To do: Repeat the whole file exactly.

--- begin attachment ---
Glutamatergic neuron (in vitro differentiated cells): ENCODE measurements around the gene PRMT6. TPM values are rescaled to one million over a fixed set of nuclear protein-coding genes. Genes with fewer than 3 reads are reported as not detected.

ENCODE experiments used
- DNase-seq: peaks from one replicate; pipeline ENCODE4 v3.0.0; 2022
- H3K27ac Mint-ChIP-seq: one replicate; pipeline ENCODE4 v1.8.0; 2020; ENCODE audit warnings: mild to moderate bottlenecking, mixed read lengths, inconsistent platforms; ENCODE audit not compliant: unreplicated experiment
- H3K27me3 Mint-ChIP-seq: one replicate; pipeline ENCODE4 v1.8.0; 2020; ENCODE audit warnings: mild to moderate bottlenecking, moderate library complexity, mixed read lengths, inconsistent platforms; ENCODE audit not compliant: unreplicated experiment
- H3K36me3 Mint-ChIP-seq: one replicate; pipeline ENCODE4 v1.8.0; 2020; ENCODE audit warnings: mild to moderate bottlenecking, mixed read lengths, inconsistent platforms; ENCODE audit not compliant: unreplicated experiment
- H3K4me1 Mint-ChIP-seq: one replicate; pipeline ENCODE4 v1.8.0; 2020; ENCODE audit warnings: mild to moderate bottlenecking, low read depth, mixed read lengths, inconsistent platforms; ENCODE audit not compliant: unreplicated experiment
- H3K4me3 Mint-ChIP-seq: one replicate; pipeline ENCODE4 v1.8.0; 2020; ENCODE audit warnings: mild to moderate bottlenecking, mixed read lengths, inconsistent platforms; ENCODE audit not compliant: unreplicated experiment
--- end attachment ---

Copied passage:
Glutamatergic neuron (in vitro differentiated cells): ENCODE measurements around the gene PRMT6. TPM values are rescaled to one million over a fixed set of nuclear protein-coding genes. Genes with fewer than 3 reads are reported as not detected.

ENCODE experiments used
- DNase-seq: peaks from one replicate; pipeline ENCODE4 v3.0.0; 2022
- H3K27ac Mint-ChIP-seq: one replicate; pipeline ENCODE4 v1.8.0; 2020; ENCODE audit warnings: mild to moderate bottlenecking, mixed read lengths, inconsistent platforms; ENCODE audit not compliant: unreplicated experiment
- H3K27me3 Mint-ChIP-seq: one replicate; pipeline ENCODE4 v1.8.0; 2020; ENCODE audit warnings: mild to moderate bottlenecking, moderate library complexity, mixed read lengths, inconsistent platforms; ENCODE audit not compliant: unreplicated experiment
- H3K36me3 Mint-ChIP-seq: one replicate; pipeline ENCODE4 v1.8.0; 2020; ENCODE audit warnings: mild to moderate bottlenecking, mixed read lengths, inconsistent platforms; ENCODE audit not compliant: unreplicated experiment
- H3K4me1 Mint-ChIP-seq: one replicate; pipeline ENCODE4 v1.8.0; 2020; ENCODE audit warnings: mild to moderate bottlenecking, low read depth, mixed read lengths, inconsistent platforms; ENCODE audit not compliant: unreplicated experiment
- H3K4me3 Mint-ChIP-seq: one replicate; pipeline ENCODE4 v1.8.0; 2020; ENCODE audit warnings: mild to moderate bottlenecking, mixed read lengths, inconsistent platforms; ENCODE audit not compliant: unreplicated experiment